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The International Space Station is 20 and going strong

9 Nov 2020, 16:21 UTC
The International Space Station is 20 and going strong
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The International Space Station orbits Earth about every 90 minutes. Image by NASA.
It was 20 years ago this month that astronaut William “Bill” Shepherd and cosmonauts Yuri Gidzenko and Sergei Krikalev became the first to step aboard the International Space Station (ISS). That first crew resided onboard the station for several months. Since then, ISS has been continuously inhabited for more than two decades, growing from a small residence to a sprawling collection of laboratory modules, research platforms and crew living quarters. ISS has provided a platform for living and working for hundreds of men and women from countries around the world and figures prominently in the current list of duration-in-space records.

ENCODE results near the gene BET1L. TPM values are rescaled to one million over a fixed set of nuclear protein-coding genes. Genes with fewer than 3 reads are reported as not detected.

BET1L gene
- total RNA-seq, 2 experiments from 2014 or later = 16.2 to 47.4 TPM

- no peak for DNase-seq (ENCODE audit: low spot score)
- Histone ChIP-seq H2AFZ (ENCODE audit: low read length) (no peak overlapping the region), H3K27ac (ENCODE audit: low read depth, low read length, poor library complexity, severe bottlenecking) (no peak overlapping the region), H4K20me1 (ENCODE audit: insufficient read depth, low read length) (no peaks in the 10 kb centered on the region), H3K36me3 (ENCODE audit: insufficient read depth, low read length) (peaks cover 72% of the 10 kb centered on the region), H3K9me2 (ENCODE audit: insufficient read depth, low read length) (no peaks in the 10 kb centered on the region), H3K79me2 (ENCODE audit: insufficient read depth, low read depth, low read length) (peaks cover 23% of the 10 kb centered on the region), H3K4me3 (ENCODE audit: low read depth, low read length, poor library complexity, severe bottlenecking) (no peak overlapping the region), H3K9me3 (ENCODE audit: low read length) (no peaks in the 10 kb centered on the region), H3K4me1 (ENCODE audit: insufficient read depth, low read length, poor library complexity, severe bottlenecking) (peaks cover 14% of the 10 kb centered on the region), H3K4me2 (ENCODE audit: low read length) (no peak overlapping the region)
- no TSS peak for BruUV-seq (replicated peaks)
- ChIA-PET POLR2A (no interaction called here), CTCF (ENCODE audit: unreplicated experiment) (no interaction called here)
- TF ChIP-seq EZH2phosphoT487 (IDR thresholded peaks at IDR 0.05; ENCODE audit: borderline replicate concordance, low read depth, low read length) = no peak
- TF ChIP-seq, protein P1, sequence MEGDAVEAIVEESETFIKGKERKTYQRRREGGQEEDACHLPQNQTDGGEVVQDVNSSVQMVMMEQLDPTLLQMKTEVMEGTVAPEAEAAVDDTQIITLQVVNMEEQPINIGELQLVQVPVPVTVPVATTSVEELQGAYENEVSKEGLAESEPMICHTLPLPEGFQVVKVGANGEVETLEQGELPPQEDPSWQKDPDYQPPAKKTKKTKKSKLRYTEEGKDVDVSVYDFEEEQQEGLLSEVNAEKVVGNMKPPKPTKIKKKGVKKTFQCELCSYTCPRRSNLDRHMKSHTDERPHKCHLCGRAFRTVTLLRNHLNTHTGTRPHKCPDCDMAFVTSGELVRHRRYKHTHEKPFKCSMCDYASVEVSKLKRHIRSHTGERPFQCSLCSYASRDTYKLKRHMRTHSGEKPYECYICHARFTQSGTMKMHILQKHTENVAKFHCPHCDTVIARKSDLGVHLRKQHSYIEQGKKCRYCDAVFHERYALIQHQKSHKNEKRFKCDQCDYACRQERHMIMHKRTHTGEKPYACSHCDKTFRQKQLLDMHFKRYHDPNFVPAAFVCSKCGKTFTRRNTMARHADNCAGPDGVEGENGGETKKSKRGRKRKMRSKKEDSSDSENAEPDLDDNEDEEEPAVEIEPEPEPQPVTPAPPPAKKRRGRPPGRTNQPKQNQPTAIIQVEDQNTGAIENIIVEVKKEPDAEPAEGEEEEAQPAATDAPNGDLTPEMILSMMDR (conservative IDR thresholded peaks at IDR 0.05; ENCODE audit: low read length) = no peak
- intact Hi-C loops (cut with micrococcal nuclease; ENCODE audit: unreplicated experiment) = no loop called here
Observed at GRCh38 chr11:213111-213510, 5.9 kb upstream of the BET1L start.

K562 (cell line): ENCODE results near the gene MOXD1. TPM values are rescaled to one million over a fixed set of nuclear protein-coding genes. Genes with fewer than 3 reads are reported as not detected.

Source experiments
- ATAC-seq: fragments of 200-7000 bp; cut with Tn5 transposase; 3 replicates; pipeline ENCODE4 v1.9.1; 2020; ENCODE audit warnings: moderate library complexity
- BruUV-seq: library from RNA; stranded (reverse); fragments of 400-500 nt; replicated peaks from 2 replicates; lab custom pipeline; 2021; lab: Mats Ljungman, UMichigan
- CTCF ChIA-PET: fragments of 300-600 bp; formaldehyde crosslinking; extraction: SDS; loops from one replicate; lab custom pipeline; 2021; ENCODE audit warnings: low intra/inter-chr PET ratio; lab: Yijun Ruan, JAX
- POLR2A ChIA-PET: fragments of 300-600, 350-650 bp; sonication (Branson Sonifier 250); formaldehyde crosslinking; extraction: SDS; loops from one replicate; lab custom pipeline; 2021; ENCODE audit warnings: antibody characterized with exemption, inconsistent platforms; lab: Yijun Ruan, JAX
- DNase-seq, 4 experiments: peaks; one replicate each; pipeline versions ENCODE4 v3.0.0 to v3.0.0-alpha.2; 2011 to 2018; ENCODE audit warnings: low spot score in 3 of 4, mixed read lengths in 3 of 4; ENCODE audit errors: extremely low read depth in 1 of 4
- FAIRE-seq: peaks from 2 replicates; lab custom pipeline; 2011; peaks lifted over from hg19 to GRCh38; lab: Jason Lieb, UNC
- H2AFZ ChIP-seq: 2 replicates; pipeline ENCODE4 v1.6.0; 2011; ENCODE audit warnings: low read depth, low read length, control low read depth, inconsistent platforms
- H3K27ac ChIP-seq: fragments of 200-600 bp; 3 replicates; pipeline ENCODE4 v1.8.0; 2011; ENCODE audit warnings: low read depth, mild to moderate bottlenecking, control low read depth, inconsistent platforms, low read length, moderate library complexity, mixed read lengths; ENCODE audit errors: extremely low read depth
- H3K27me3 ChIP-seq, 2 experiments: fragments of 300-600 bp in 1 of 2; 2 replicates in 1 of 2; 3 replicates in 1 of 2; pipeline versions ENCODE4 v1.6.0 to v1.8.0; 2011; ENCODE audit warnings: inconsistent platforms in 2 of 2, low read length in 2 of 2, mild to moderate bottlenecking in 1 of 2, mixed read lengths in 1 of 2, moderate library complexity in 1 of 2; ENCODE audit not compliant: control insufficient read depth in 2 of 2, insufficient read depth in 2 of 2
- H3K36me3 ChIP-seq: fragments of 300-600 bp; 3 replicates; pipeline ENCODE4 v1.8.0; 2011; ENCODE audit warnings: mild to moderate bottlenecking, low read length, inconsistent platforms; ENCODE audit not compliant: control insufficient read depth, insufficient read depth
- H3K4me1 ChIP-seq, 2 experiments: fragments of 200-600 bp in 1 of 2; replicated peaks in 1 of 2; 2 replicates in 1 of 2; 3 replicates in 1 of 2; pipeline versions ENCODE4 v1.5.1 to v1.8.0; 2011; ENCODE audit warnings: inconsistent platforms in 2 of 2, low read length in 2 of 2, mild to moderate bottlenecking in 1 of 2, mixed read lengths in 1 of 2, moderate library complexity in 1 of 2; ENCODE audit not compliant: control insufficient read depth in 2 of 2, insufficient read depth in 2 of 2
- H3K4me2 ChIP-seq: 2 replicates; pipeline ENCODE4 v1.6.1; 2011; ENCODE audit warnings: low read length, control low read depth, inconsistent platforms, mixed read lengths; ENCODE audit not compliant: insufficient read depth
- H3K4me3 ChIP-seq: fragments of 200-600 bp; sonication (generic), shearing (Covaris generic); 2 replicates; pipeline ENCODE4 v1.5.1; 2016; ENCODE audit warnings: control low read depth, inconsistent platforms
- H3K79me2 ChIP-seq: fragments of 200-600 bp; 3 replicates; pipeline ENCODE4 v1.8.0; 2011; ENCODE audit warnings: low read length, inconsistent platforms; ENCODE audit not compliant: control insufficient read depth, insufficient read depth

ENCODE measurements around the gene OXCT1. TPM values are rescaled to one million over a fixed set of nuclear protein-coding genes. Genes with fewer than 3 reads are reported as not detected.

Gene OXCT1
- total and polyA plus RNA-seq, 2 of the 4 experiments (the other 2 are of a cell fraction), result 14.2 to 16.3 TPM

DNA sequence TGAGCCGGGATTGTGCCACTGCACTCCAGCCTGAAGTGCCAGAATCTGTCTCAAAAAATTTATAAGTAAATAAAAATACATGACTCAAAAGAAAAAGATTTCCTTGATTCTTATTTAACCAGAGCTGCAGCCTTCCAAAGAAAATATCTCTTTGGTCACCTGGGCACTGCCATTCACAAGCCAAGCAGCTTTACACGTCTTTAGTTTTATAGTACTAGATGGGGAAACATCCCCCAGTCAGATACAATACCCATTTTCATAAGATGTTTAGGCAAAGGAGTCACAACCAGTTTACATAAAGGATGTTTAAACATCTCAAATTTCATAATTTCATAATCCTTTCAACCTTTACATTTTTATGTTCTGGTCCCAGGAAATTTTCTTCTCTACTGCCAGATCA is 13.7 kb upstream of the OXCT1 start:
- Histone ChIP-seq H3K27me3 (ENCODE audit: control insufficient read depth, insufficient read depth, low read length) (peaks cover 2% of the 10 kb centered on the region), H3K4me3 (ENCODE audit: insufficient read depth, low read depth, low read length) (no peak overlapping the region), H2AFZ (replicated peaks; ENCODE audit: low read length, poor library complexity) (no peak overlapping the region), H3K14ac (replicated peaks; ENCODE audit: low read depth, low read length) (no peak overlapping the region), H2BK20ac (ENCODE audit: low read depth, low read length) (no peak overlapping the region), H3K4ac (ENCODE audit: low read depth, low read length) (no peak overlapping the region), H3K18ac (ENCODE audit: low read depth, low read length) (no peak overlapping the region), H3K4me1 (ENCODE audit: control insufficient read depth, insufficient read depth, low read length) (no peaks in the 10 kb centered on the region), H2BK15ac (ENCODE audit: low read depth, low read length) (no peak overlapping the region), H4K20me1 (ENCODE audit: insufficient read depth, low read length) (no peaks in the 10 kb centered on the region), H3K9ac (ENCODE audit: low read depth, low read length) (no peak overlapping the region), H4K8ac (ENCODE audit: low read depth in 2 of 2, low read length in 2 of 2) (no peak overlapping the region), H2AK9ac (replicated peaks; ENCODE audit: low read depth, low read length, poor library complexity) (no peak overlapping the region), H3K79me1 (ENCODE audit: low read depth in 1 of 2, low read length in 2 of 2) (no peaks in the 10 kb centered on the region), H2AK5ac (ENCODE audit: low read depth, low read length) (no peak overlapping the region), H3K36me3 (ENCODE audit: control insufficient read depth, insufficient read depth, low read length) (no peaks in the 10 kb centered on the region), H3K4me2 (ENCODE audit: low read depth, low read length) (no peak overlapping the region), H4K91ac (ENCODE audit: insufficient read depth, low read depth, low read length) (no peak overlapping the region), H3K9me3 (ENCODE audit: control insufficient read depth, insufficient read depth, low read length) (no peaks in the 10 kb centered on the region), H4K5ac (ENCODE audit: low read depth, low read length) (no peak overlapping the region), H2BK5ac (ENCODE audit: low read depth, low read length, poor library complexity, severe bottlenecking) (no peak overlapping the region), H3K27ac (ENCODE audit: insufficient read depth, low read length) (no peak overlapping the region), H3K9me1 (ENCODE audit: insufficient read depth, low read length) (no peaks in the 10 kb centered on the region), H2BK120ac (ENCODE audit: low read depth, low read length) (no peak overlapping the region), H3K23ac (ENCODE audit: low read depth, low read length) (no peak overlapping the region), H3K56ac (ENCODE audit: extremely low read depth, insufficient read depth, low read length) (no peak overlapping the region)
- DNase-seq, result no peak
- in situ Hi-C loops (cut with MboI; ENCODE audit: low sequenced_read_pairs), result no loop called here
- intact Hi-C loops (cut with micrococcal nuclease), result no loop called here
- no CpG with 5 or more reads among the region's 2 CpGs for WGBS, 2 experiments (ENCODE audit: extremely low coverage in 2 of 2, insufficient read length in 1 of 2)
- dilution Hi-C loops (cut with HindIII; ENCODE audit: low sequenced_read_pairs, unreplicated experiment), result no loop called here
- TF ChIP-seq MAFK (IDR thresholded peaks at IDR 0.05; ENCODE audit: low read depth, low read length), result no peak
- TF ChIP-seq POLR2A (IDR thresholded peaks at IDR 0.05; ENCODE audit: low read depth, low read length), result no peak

ISS is a collaboration between the United States, Russia, Canada, Japan and the participating nations of the European Space Agency. Although the first piece of the I.S.S. — a module named Zarya — reached orbit in 1998, it took another two years for the first permanent crew to arrive at the station on November 2, 2000.
For Bill Shepherd and the two cosmonauts who made up Expedition 1, entrance into the early station marked the beginning of an unprecedented era of peaceful cooperation in space, ...

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